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‘Since day one’: Boyd, ‘baka’ and banter help Akane Shiga feel at home in Ottawa


For most people in Japan, calling someone ‘baka’ probably wouldn’t be the best move.

The word translates to being an idiot or a fool.

But for Akane Shiga of the PWHL Ottawa roster, she smiles almost every time she hears it. With the help of her translator, Madoka Suzuki, the league’s youngest and only Japanese player explained how her first language has been used to make her feel at home so far this season.

“Zoe [Boyd] called for a pass on the ice, calling her a ‘baka’ and she just immediately reacted, made the pass,” Suzuki explained, with Shiga giggling in the background. “Something unexpected, but I guess good chemistry.”

That call-out happened against Montreal last week, said Suzuki. Ottawa won that game, 4-2. Now, deep into the season, Ottawa is fourth in the league. If they stay there, they’ll make the playoffs.

The three teams above them are all tied for 30 points. Meanwhile, Boston and Ottawa are tied with 20, though Ottawa has the upper hand with more wins.

Shiga explained what it feels like to be gearing up for a potential playoff run.

“There’s not much league games and stuff going on in Japan, just tournaments, so she doesn’t have much experience with playoffs,” Suzuki translated for her, adding that she said it’s really motivating to be in a playoff spot.

About 9,400 kilometers. That’s how far away Shiga’s hometown, Hokkaido, is from Ottawa. Although Shiga said she’s felt welcome by the whole team, it especially comes down to one player in particular, Zoe Boyd.

“She’s been right by her side since day one,” said Suzuki.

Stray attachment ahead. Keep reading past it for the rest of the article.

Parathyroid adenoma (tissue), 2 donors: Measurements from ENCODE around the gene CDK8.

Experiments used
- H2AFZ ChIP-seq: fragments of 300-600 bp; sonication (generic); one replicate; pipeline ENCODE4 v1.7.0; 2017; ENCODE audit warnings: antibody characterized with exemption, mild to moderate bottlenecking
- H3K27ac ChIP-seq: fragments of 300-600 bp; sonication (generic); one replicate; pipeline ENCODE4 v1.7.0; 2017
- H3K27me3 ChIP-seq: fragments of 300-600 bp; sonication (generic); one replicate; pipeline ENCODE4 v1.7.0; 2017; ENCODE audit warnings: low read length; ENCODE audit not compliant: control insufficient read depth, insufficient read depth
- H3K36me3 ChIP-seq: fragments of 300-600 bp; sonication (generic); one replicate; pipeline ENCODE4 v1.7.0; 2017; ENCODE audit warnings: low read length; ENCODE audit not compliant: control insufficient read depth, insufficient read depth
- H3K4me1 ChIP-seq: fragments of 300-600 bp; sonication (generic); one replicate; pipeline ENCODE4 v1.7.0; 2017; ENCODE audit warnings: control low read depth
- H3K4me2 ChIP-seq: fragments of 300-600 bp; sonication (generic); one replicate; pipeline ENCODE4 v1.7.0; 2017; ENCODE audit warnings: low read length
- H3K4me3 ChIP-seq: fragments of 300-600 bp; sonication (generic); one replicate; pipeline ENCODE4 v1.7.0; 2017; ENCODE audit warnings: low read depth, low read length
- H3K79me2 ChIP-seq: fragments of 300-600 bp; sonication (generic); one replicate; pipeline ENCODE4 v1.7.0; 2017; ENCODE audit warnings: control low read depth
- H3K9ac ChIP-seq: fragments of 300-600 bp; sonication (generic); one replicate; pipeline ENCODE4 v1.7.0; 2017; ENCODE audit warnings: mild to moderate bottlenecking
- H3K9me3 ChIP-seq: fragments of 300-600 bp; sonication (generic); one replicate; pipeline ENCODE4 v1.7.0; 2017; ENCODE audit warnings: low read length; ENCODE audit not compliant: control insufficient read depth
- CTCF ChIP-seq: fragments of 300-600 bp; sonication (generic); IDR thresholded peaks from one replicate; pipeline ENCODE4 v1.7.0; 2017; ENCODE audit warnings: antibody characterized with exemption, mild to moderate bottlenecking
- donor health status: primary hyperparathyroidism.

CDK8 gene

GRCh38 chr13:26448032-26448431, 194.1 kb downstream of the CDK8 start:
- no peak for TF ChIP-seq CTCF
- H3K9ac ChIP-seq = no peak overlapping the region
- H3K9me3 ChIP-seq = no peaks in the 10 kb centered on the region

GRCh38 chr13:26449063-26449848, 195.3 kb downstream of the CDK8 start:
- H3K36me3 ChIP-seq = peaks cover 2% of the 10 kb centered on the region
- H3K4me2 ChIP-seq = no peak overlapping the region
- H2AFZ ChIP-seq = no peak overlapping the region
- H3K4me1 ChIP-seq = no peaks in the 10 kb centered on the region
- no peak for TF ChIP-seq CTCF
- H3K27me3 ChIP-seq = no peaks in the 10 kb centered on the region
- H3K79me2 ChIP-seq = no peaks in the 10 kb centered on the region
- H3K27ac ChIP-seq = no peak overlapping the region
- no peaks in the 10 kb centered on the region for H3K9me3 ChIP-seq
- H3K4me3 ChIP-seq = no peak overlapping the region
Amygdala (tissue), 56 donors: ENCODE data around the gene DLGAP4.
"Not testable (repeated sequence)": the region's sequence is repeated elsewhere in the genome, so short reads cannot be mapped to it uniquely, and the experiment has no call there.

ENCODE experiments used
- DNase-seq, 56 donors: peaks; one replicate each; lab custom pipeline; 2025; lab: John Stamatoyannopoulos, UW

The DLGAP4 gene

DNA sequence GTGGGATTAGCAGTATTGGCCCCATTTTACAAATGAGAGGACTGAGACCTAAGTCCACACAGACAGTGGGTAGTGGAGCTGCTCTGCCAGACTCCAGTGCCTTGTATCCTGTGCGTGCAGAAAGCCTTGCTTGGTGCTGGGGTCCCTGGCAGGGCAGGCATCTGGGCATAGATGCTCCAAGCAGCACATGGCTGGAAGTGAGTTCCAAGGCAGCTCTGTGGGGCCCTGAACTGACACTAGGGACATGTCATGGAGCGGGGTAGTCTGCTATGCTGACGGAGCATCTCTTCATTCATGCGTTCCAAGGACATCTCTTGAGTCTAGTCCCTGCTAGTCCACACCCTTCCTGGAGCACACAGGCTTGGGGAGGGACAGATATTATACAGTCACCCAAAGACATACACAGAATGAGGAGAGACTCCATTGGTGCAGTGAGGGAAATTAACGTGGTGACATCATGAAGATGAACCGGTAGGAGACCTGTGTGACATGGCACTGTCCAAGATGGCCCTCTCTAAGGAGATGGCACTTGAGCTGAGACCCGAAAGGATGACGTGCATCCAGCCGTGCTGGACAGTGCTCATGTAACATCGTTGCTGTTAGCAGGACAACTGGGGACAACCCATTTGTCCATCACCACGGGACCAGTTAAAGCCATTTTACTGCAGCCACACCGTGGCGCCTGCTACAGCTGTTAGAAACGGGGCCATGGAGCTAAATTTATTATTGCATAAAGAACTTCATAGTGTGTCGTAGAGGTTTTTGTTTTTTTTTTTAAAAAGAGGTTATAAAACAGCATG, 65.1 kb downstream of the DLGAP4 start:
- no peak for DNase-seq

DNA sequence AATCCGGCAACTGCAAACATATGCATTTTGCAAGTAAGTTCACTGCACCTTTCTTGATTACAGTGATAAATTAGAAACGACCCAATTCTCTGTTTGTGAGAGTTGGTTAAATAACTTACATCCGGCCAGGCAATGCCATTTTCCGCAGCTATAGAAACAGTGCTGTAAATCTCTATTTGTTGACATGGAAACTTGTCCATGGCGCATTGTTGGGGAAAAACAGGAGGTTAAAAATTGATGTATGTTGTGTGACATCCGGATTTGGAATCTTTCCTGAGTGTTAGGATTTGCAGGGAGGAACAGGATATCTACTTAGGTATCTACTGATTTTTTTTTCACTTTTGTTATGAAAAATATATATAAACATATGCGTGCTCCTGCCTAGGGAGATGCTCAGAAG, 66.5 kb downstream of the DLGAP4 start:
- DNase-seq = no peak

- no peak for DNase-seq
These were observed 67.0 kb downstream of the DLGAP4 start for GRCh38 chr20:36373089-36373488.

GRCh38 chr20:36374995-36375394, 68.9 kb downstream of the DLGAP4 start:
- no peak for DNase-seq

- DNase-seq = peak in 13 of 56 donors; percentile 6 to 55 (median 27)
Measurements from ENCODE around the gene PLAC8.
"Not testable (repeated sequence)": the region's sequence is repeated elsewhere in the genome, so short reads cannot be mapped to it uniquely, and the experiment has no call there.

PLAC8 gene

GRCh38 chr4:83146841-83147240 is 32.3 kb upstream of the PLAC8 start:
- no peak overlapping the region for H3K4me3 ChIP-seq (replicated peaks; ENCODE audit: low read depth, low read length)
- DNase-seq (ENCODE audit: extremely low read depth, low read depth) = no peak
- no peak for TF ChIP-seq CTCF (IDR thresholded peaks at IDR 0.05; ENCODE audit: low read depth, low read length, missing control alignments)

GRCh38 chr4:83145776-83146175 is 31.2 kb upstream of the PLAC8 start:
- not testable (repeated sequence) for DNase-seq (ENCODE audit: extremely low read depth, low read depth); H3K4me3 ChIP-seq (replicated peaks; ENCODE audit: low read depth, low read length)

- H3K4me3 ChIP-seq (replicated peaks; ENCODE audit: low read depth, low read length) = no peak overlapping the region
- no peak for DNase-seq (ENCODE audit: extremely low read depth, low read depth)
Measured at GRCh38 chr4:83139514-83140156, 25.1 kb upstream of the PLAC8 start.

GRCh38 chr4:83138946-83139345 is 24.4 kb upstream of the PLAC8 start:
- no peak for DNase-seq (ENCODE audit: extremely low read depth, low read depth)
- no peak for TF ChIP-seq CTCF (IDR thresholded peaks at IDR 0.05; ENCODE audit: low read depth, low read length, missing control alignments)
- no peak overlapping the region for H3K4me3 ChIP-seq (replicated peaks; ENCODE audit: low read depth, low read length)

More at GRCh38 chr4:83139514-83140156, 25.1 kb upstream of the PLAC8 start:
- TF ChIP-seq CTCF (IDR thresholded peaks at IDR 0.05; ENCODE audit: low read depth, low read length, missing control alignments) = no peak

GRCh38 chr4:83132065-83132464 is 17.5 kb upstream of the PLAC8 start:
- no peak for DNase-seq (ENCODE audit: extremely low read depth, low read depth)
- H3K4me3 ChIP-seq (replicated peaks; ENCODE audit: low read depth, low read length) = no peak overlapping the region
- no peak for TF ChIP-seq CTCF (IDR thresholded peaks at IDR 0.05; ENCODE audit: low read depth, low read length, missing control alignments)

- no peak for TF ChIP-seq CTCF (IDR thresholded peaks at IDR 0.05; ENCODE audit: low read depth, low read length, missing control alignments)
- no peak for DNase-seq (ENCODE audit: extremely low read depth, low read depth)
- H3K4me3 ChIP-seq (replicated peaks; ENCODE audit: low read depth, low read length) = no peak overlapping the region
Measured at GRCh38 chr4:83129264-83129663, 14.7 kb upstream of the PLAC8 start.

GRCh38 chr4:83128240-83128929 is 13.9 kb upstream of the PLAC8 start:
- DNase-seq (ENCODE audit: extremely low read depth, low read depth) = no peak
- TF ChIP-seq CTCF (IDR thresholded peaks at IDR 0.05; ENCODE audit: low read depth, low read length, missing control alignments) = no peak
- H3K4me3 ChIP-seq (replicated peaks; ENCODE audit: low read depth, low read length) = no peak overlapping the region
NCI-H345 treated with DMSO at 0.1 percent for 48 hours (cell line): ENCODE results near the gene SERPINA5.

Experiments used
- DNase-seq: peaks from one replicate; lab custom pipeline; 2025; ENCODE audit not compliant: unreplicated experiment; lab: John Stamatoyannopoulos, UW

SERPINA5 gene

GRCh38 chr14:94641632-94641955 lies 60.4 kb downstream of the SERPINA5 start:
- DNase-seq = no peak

Shiga said her first impression of Boyd was that she was very chatty. Despite the language barrier, the two have made it work. Shiga said Boyd approached her right away.

“It’s tough to have detailed conversations and deep conversations,” she said, though the two still share a similar sense of humor and some inside jokes. 

“Constant joking, back and forth,” she said. “It’s just everyday.”

And as far as ‘baka’ goes within Ottawa’s roster, the new-found term of endearment is spreading, with more players adopting the word. Boyd’s certainly no stranger to hearing it as much as she says it apparently.

“They call each other ‘baka,’” Suzuki said with a smile. 

In fact, it’s not the only word Boyd knows. Coming off the ice after practice late February, she spoke to the media. When asked how she’d rate her Japanese, Boyd had high praise for herself. 

“For a beginner, I’d say a solid 9.7,” she said, adding that missing 0.3 comes from needing a little more fluency.

And to her credit, Boyd’s Japanese is strong, having spoken a bit to the media. It doesn’t come as a surprise that Boyd said she and Shiga have conversations in Japanese everyday. 

It might be a small step to have Shiga feel at home, but it’s apparent it goes a long way. In the meantime, Ottawa’s on the road. They’re off to Connecticut today to play at Total Mortgage Arena against New York, and then head home to vs. Toronto on home ice on Saturday.

Featured Image ©️ Professional Women’s Hockey League (PWHL)

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